In the year ahead, expect the executive branch to continue pushing for personalized learning, meaning instruction that is tailored to the specific needs and interests of different learners (see the National Ed Tech Plan and the RTTT-D competition). The majority of states also have initiatives underway to personalize learning (see the Keeping Pace report, pp. 14-16).

These government-driven efforts are important, but sometimes get more attention than the surge of energy on the parent-demand side. Michael Horn (sporting a nice new shirt in this picture) wrote here that “a strong majority of already-active parents over time will demand a digital learning-powered system that disrupts the classroom as we’ve known it.” I am seeing that swell in demand already well underway from the soccer-mom-type.

Here are some of the emails I’ve received in just the past few months:

“Hi Heather – what were those math sites you were talking about again? What are some other ones you like – science and/or language? Thanks, Michelle”

“Hi Heather, The Bing definitely needs some help on math, and I’m thinking we ought to try having her do 15 mins online every day before we try more drastic measures : ) Basic stuff – adding and subtracting #s under 100, counting money.  Do you recommend Dreambox or ALEKS?  Something else? Thanks! WKC”

“Hi Heather, When we chatted, you mentioned a great math website — math*box??  Could you remind me of the name?  I’m also gearing up for my history and science homeschooling program this summer (kids ages 4-9), so any recommendations you might have for good resources on those subjects would be appreciated too! – Katie”

“Heather, Since I have been home more than usual lately during the day I’ve observed that my kids need to study more consistently and effectively.  I am looking for an outstanding online curriculum that is data-driven, yields solid student improvement, can be managed by the parent, and differentiated as needed.  Ideally one that is free.  Beyond the good reviews, one that you have used with your own kids and found to be excellent.  Can you please share with me what you use? – Jarom”

“Heather, Thanks! I am excited to get our summer school program together and this really helps! – Jane”


In 2008, the authors of Disrupting Class predicted that online learning would take off slowly, as people experimented with it and developed early prototypes. But they forecast that 2012 would be the year when a “flip” would begin and online learning would start to substitute for monolithic learning. This is their chart of the phenomenon as they predicted it:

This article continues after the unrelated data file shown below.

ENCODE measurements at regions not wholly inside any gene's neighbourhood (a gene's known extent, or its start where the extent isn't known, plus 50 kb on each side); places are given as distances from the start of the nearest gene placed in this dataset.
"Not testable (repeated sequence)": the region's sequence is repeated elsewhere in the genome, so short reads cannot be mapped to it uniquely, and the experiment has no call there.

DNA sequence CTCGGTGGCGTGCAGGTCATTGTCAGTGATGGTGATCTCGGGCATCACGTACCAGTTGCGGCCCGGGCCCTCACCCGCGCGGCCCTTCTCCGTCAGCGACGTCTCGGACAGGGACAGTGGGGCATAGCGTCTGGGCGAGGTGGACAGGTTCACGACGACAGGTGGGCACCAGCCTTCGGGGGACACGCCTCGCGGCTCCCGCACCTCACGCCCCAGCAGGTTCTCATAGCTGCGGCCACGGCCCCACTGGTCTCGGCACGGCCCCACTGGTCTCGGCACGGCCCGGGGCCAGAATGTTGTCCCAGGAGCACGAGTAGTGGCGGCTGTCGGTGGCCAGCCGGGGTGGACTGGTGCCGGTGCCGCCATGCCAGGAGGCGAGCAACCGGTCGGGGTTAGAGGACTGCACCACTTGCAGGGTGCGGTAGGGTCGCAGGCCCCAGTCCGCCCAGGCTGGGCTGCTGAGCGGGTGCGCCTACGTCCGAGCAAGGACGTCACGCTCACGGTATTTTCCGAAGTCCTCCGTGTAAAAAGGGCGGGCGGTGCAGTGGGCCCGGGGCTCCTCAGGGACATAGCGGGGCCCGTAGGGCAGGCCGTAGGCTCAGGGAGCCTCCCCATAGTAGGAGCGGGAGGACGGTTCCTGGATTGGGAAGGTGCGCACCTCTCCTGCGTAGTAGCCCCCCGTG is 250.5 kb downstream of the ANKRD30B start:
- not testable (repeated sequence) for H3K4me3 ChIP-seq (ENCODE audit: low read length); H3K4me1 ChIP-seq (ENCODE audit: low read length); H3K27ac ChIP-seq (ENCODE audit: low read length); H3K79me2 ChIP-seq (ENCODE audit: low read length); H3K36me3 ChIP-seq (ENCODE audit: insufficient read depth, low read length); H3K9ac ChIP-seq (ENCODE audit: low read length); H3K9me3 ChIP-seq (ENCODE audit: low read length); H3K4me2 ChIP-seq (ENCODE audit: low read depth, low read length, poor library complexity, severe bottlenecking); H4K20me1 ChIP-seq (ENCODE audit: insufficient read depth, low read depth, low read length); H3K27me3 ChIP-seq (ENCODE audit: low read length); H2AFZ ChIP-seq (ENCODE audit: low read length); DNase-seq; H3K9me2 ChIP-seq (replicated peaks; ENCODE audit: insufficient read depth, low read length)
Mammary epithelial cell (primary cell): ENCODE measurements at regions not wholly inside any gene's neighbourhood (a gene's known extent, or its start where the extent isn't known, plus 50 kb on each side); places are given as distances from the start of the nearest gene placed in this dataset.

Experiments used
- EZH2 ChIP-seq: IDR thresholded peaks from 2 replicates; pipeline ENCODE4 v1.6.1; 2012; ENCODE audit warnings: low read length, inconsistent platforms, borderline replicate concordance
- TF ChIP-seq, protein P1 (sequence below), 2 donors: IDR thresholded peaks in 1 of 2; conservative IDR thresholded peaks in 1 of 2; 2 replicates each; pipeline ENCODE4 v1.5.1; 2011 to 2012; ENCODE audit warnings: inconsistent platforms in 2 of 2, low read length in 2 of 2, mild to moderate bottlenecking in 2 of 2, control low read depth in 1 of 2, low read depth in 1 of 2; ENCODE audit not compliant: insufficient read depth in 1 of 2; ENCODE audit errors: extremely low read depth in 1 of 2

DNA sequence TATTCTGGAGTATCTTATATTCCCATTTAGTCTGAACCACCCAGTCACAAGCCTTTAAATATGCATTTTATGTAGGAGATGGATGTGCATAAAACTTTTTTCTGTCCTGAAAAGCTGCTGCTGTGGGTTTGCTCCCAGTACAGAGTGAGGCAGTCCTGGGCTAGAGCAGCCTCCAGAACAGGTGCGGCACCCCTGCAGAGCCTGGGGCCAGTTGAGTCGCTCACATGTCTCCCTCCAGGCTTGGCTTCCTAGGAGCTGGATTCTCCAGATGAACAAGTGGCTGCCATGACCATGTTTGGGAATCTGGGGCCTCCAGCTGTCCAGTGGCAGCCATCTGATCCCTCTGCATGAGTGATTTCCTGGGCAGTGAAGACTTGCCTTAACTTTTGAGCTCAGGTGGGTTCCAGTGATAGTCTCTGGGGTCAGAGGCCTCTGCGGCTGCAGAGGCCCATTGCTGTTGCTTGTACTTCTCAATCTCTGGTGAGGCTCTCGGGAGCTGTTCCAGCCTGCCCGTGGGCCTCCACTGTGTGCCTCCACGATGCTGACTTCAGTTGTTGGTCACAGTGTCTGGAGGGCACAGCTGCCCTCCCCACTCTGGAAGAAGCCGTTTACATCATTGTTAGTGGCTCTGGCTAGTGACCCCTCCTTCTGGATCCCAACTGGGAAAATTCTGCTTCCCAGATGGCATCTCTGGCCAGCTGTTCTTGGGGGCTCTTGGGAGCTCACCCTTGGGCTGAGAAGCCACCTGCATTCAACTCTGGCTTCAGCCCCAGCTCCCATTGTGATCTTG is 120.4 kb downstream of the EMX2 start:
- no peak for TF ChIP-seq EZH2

Source: Christensen, Horn, & Johnson, Disrupting Class, p. 99


As 2012 starts to wind down, we are seeing that this prediction is right on. The trend brings several implications for K-12 education in 2013 and beyond, including these three:

Parents will increasingly want tutoring-type online solutions. Almost all of the emails I get like those above are from parents who want a more convenient, less expensive way to help their kids without having to hire a personal tutor. Disruptive innovation theory predicts precisely that—a swelling preference for student-centric technology (which allows students, teachers, and parents to select a learning pathway through each body of material that fits the learners’ needs, akin to a personal tutor) instead of for basically standardized, computer-based courses.

The rate of ed-tech venture funding will continue to increase to keep up with demand. This new chart from New Schools Venture Fund breaks down the dollars flowing to K-12 ed-tech ventures in 2012. Expect these numbers to increase next year to keep up with a market that is genuinely growing, as Betsy Cocoran writes here.

And the implication I’m especially interested in—increased parent unrest and more student transfers. The cadre of parents who are already active in their kids’ education will not sit idly by as they see other children accelerating through subjects using online tutoring-type modules. Just yesterday I heard a mom brag about how quickly her kids are learning Chinese. I suspect that buzz on the street will be more significant to the transformation ahead than most people anticipate.


  • Heather Staker
    Heather Staker

    Heather Staker is an adjunct fellow at the Christensen Institute, specializing in K–12 student-centered teaching and blended learning. She is the co-author of "Blended" and "The Blended Workbook." She is the founder and president of Ready to Blend, and has authored six BloomBoard micro-credentials for the “Foundations of Blended Learning” educator micro-endorsement.